genocide, as being a tearing up of the roots. There is nothing to do at this
 
point, but this should be understood very well.
 
 
 
I would like to illustrate this internalising of experience with a personal
 
anecdote from several years ago. An old Turkish man called me from a village
 
in the region of Sivas and said: `Son, we searched everywhere until we found
 
you. There is an old woman here. I guess she is from your people. She has
 
passed away. Can you find any relative of her, or we will bury her with a
 
Muslim service'.
 
He gave me her name; she was a 70-year-old woman called Beatrice who had
 
been visiting on holiday from France. `Okay, uncle, I will search', I said.
 
 
 
I looked around and within ten minutes I had found a close relative; we knew
 
each other because we are so few. I went to the family's store and asked:
 
`Do you know this person?' The middle-aged woman there turned to me and said
 
`She is my mother'. Her mother, she told me, lives in France and comes to
 
Turkey three or four times a year, but after a very short time in Istanbul
 
prefers to go directly to the village she left many years earlier.
 
 
 
I told her daughter the sad news and she immediately travelled to the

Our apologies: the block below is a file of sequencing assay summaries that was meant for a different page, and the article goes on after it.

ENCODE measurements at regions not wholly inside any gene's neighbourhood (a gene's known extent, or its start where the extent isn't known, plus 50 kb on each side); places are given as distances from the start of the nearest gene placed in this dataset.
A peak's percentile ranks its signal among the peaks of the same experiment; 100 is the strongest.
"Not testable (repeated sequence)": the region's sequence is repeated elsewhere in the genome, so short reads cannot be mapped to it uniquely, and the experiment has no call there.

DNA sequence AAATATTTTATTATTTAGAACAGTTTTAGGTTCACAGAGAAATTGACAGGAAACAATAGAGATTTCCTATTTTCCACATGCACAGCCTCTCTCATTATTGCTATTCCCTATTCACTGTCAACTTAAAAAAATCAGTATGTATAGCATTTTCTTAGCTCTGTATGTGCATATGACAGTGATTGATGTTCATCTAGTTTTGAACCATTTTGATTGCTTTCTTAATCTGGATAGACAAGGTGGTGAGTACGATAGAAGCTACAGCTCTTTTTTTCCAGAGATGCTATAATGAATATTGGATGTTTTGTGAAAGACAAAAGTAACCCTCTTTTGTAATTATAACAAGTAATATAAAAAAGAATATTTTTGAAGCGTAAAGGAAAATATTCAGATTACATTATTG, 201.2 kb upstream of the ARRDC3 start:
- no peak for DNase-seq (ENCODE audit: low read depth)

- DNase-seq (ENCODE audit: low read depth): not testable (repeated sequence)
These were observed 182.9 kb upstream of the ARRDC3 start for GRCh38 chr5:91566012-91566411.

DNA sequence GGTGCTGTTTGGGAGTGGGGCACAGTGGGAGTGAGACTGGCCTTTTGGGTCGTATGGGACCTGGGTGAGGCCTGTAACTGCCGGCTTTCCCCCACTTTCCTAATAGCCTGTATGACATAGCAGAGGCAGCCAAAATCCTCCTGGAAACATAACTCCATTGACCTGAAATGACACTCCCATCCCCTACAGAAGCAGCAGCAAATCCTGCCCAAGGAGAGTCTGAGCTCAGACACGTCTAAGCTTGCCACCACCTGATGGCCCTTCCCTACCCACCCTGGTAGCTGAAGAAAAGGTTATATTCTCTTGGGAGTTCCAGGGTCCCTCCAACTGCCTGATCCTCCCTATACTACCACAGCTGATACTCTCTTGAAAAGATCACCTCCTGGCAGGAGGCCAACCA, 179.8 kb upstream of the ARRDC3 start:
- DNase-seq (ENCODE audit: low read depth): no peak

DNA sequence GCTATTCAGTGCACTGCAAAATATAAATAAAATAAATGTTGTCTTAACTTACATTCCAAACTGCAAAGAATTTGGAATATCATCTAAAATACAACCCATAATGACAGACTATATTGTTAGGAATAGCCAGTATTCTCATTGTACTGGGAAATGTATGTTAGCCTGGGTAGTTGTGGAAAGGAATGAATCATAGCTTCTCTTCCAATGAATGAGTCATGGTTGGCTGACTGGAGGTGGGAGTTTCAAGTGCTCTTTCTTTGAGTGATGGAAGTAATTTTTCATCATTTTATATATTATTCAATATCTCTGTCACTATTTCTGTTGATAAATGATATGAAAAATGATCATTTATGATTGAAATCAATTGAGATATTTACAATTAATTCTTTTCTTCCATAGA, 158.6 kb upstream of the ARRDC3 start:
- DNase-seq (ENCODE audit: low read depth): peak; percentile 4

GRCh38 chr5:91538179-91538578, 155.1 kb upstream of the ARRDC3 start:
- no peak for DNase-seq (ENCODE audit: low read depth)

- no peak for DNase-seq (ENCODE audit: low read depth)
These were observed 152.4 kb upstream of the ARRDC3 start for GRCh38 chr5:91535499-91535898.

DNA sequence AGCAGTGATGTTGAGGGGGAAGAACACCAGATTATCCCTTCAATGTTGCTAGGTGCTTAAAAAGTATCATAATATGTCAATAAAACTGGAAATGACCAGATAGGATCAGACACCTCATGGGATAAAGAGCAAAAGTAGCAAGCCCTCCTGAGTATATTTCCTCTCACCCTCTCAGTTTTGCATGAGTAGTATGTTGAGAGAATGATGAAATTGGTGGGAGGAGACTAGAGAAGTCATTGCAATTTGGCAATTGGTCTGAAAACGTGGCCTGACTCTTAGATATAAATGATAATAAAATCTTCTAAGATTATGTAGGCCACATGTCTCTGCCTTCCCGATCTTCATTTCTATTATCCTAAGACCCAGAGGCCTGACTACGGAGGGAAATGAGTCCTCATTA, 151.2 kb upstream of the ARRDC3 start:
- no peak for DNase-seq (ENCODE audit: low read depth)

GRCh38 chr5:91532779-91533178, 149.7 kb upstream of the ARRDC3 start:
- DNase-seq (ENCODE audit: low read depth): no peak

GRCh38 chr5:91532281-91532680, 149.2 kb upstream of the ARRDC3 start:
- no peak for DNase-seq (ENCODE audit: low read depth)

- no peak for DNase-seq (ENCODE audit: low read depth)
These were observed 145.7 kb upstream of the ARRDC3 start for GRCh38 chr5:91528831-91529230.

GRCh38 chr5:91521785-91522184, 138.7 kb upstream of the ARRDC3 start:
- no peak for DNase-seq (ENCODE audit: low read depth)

village. The next day she phoned me from there. She had found her mother but
 
she suddenly began to cry. I begged her not to cry and asked her whether or
 
not she will bring her body back for burial. `Brother', she said, `I want to
 
bring her but there is an uncle here saying something', and gave the phone
 
to him while crying.
 
 
 
I got angry with the man. `Why are you making her cry?', I said. `Son', he
 
said, `I didn't say anything... I only said: `Daughter, it is your mother,
 
your blood; but if you ask me, let her stay here. Let her be buried
 
here...the water has found its crack'.'
 
 
 
I became thrown away at that moment. I lost and found myself in this saying
 
produced by Anatolian people. Indeed, the water had found its crack.
 
 
 
A lady at the Istanbul conference implied that remembering the dead meant
 
coveting territory. Yes, it is true that Armenians long for this soil. But
 
let me repeat what I wrote soon after this experience. At the time the then
 
president of Turkey, Suleyman Demirel, used to say: `We will not give even
 
three pebblestones to Armenians.' I told the story of this woman and said:
 
`We Armenians do desire this territory because our root is here. But don't
 
worry. We desire not to take this territory away, but to come and be buried
 
under it.'
 
 
 
http://www.opendemocracy.net/home/index.jsp
 
 
 
{{copy}}
 
 
 
==See also==
 
*[[Article 301]]
 
 
 
[[Category:Armenian Individuals|Dink, Hrant]]
 

Revision as of 09:38, 15 January 2007